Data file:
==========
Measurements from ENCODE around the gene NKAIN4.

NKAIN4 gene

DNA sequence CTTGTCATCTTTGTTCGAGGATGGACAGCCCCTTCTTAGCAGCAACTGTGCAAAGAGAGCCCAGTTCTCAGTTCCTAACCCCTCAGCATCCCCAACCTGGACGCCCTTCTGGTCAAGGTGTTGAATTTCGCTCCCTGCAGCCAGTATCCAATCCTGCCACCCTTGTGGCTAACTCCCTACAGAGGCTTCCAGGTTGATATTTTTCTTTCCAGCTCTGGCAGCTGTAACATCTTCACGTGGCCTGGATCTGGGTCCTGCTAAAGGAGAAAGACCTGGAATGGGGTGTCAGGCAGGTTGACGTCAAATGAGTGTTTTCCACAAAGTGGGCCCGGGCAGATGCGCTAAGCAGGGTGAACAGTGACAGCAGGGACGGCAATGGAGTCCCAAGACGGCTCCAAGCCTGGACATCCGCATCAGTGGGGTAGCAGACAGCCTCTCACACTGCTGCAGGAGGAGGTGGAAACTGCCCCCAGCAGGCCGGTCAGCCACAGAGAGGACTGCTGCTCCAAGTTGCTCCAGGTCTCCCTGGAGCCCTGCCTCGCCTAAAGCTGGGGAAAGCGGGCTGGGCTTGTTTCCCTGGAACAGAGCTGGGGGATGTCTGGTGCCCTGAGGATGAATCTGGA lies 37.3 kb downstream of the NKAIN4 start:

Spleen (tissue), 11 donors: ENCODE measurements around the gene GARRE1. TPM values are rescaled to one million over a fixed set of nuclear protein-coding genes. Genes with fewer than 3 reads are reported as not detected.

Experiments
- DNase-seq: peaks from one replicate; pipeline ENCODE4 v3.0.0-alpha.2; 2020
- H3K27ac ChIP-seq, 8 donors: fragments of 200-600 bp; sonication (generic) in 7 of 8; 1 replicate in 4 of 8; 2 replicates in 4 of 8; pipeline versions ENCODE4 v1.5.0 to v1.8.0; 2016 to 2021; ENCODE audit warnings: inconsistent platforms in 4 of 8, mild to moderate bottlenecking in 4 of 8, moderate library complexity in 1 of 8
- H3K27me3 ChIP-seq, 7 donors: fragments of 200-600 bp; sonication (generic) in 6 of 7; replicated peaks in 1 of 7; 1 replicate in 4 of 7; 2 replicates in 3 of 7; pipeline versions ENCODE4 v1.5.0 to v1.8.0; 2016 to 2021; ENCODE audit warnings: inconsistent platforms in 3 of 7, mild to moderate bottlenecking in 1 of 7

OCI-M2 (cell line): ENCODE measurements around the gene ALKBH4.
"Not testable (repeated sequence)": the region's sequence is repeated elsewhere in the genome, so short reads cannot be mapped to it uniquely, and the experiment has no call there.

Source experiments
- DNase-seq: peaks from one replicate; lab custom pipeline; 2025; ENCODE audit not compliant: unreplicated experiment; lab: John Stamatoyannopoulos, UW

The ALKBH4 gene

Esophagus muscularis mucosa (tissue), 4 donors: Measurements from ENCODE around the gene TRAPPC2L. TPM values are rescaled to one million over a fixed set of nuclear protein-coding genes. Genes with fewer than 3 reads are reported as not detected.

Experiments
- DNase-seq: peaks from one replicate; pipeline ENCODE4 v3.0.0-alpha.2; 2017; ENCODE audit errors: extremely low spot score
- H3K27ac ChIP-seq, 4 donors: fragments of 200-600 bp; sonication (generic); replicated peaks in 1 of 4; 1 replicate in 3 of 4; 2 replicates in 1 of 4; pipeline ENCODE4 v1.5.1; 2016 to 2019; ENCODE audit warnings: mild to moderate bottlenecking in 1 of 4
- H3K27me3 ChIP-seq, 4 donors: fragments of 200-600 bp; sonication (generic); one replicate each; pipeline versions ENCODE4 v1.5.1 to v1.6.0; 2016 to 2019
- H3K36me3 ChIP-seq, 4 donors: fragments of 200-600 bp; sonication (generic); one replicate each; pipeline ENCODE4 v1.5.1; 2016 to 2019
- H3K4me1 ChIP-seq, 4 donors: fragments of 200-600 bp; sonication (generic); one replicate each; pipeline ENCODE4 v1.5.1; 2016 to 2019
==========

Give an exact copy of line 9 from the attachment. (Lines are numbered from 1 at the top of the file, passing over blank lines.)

OCI-M2 (cell line): ENCODE measurements around the gene ALKBH4.